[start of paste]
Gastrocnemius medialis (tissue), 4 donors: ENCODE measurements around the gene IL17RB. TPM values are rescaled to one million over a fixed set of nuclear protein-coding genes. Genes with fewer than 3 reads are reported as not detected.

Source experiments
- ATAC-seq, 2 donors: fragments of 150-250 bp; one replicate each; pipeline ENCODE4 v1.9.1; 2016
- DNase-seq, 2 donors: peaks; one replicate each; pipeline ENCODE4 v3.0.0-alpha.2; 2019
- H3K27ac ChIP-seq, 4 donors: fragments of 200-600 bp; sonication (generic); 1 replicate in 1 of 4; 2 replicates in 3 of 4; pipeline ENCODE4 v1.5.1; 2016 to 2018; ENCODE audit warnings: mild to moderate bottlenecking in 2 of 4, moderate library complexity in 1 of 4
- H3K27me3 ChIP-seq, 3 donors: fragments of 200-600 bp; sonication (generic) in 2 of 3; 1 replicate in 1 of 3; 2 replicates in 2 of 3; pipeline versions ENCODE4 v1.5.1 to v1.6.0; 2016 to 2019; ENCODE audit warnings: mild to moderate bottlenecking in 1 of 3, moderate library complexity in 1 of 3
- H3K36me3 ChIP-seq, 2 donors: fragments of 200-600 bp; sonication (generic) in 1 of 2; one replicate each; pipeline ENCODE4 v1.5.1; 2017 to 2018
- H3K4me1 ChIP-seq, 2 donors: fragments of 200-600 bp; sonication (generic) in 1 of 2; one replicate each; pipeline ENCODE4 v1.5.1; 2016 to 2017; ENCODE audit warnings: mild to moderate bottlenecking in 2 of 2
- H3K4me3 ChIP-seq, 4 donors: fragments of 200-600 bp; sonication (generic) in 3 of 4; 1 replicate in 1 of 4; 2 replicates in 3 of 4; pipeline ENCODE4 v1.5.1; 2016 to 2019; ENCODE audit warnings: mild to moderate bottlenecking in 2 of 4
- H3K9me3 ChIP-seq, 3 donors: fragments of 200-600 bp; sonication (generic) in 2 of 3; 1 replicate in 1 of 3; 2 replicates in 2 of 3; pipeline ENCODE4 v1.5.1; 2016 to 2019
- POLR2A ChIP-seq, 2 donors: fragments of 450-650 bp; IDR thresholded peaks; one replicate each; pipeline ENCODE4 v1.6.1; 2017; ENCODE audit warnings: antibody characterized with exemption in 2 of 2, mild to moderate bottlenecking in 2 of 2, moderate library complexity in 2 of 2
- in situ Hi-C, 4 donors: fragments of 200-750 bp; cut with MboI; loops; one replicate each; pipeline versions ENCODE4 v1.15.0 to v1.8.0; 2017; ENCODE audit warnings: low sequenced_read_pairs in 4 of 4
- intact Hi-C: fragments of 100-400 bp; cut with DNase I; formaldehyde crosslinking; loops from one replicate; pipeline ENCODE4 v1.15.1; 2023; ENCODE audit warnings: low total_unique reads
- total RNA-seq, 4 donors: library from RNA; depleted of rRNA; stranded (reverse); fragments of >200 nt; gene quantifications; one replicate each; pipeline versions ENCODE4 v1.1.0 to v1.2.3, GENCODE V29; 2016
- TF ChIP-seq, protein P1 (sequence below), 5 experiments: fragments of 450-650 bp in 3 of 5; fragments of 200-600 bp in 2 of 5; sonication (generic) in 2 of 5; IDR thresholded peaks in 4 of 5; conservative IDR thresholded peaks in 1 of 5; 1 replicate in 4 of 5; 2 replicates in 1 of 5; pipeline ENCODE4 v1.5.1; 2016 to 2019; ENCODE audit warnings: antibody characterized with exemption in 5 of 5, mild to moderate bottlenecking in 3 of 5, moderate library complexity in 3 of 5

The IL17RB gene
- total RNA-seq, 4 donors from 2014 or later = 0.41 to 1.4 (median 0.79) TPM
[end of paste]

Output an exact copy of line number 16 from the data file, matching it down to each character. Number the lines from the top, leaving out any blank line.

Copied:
The IL17RB gene